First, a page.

Testing with Node, Jasmine, and Require.JS, part II

With some serious interface revisions headed down the pipeline, last week’s dive into the realm of node testing is headed to the next level. I previously sketched a rough framework for server-side AMD testing based on require.js, jasmine, and coffeescript; now, it’s time to add in support for limited testing of the application’s client-side elements. For the interface in question, that functionality is primarily wrapped up in two familiar libraries: jQuery and Backbone.js.

That’s no browser instance!

I’ll be the last to argue that running client-side tests outside of a browser environment is anything short of presumptuous. But testing at least basic functionality before running a build can also help ensure that browser issues will be caught as early as possible.

The obvious challenge is to set up a browser-like environment without a browser. For basic tests, that mostly means making sure that any required variables are available in the global namespace (global, to the server; window, in browser parlance). In node, this can be done using jsdom and jquery packages:

$ npm install jsdom
$ npm install jquery

The test environment can now be adjusted to add objects representing window.jQuery and window.document to the global namespace. Holding my nose against the reliance on global variables—it’s just a hack—I’ve created a runner in my helper like so:

// in spec_runner.js
global.initDOM = function () {

  jsdom = require('jsdom');
  jQuery = require('jquery').create();
  global.jQuery = global.$ = jQuery;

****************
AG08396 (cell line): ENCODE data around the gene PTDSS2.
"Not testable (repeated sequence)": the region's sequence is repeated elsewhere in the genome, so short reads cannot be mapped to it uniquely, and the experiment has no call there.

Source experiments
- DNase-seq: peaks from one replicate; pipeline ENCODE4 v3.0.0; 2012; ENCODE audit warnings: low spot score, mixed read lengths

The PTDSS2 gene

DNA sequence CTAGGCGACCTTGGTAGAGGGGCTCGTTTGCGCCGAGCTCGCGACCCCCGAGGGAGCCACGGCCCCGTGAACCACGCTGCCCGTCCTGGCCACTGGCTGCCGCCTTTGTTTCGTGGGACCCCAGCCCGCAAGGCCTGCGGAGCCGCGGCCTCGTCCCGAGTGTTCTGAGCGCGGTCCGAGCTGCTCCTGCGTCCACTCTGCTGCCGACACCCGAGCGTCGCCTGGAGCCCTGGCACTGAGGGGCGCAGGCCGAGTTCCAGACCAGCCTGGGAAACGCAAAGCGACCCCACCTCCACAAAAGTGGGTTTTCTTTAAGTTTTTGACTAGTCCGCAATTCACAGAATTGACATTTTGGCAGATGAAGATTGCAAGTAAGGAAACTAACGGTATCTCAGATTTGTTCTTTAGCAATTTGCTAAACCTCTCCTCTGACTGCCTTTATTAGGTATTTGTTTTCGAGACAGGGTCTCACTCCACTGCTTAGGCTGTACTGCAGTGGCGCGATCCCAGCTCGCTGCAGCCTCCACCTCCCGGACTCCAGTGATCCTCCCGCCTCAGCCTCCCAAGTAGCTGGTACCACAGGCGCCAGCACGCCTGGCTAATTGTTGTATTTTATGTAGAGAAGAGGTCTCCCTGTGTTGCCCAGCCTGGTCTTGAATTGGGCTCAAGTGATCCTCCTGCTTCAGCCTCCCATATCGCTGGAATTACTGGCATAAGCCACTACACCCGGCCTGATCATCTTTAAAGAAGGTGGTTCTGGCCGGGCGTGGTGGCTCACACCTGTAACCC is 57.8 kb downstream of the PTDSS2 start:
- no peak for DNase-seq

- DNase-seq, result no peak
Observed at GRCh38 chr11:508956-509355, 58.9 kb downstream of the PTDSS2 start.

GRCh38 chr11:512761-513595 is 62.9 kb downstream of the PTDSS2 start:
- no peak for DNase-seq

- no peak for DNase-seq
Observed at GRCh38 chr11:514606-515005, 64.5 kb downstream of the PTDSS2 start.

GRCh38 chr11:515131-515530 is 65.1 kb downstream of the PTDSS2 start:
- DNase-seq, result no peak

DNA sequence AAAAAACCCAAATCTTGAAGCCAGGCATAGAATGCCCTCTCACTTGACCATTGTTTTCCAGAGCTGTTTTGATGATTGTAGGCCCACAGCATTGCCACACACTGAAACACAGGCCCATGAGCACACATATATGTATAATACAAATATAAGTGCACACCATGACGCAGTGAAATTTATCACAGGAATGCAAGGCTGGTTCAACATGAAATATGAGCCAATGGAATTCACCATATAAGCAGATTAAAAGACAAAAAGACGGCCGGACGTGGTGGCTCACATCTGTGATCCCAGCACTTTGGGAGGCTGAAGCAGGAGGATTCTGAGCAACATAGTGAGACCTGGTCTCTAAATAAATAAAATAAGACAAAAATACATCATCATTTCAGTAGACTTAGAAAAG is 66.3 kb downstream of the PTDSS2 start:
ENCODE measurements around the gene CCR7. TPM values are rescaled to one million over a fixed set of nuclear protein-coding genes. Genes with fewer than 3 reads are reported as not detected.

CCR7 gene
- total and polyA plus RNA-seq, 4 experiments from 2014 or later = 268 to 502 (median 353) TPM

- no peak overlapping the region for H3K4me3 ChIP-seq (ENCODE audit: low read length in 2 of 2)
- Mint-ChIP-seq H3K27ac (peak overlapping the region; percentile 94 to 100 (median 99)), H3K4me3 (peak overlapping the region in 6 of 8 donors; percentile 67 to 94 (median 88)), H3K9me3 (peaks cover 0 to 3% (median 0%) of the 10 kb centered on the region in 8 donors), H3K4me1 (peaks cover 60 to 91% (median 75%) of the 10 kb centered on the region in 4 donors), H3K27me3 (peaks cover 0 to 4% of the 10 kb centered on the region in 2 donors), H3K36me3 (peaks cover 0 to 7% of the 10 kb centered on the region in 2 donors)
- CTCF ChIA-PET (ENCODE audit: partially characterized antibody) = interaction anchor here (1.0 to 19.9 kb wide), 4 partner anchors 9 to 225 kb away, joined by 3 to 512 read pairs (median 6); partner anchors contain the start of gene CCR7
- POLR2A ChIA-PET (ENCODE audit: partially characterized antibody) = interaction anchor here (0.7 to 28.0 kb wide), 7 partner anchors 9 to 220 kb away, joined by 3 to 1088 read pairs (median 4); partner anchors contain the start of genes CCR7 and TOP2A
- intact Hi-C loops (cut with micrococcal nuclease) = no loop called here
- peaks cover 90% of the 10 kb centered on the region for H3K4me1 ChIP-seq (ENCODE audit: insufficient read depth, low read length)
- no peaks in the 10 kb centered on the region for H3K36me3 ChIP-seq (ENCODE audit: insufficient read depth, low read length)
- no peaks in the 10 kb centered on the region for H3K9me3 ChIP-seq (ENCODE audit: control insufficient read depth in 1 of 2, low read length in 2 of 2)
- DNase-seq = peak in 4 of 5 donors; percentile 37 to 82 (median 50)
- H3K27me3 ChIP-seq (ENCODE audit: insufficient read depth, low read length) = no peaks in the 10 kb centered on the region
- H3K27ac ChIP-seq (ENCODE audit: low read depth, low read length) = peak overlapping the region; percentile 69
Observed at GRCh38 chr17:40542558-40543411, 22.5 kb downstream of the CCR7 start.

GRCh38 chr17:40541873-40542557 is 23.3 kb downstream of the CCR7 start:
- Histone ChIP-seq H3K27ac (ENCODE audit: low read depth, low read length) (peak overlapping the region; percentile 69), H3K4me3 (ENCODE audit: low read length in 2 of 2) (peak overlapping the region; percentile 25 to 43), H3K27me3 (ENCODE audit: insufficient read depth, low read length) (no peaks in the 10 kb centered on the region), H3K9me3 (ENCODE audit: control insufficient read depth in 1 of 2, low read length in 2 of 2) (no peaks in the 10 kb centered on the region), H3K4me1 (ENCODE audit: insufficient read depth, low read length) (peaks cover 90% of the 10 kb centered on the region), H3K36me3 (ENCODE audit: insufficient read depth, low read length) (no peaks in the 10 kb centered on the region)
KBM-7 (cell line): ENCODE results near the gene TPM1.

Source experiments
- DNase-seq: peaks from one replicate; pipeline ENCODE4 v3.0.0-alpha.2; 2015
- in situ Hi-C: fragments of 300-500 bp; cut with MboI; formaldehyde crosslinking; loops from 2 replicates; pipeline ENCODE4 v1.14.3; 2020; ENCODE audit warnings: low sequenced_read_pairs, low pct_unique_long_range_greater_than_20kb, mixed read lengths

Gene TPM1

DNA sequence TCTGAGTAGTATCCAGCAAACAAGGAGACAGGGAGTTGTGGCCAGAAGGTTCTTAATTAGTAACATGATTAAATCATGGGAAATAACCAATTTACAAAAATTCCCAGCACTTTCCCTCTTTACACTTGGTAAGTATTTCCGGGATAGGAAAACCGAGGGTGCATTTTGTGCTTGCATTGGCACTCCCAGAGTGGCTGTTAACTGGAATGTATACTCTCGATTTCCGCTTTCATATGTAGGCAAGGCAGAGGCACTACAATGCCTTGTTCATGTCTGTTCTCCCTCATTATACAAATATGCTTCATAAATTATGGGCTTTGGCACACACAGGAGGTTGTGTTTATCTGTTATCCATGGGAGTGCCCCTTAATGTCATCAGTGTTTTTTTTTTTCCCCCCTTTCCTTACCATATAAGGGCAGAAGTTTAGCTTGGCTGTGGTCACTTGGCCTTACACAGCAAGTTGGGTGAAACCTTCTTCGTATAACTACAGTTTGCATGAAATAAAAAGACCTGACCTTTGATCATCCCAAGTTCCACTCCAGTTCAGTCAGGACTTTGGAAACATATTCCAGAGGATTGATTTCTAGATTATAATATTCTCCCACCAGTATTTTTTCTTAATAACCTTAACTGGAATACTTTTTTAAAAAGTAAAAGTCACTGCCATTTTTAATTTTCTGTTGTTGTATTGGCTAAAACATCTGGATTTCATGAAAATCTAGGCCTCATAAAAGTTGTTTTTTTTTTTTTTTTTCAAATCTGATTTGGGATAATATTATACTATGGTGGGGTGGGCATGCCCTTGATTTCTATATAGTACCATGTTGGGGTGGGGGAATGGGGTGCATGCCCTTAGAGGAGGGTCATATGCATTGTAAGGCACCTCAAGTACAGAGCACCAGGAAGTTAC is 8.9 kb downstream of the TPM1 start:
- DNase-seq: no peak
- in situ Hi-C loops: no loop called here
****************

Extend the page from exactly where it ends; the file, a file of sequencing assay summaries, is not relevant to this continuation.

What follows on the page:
window = jsdom.jsdom().createWindow('')
  global.document = window.document;

  global.addEventListener = window.addEventListener
}

Following en Jasmine vogue, this function might better belong within a spec_helper.* file, but a patch inside the runner will work for now.

Have a Backbone

The second trick is to make sure that Backbone lands on its feed. Inside a browser, Backbone identifies a suitable DOM-manipulation library (jQuery, Zepto, or whatever ender’s got, in that order) to bind to its internal $ variable. If the library isn’t available when Backbone is initialized, it will need to be bound later. This can be done using the Backbone.setDomLibrary method.

Backbone.setDomLibrary(jQuery);

From here, it’s cake: the Backbone-enabled helper will simply need to create a faux-DOM and add itself to the global namespace:

// in spec_runner.js
global.initBackbone = function () {
  global.initDOM();
  global.Backbone = require('backbone');
  global.Backbone.setDomLibrary(jQuery);
}

Writing tests

Now, Backbone can be enabled within unit tests by calling the global initBackbone method. Once this is done, DOM-dependent methods (think Backbone Views) may be tested in an environment that vaguely resembles a standards-compliant browser:

# in specs/view.spec.coffee
define ['src/View'], (View) ->

  initBackbone()

  describe 'View', ->
    it 'Does things', ->
      # ... expects(), etc

Finally,

Besides adding functions to create a faux-DOM and set up Backbone, I’ve also reverted to the default jasmine-node package and streamlined the way its methods are included in the global namespace. I can’t help feeling a little dirty at the number of globals going by, but hey—the window namespace that global is being asked to emulate has never been accused of excessive tidiness.

// in spec_runner.js
jasmine = require('jasmine-node');

// map jasmine methods to global namespace
for (key in jasmine) {
    if (jasmine[key] instanceof Function) {
    global[key] = jasmine[key];
  }
}

All of the changes are wrapped up on github, where I’ve pushed a demo repository containing the basic testing setup described here.

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Hey, I'm RJ: digital entomologist and intermittent micropoet, writing from the beautiful Rose City.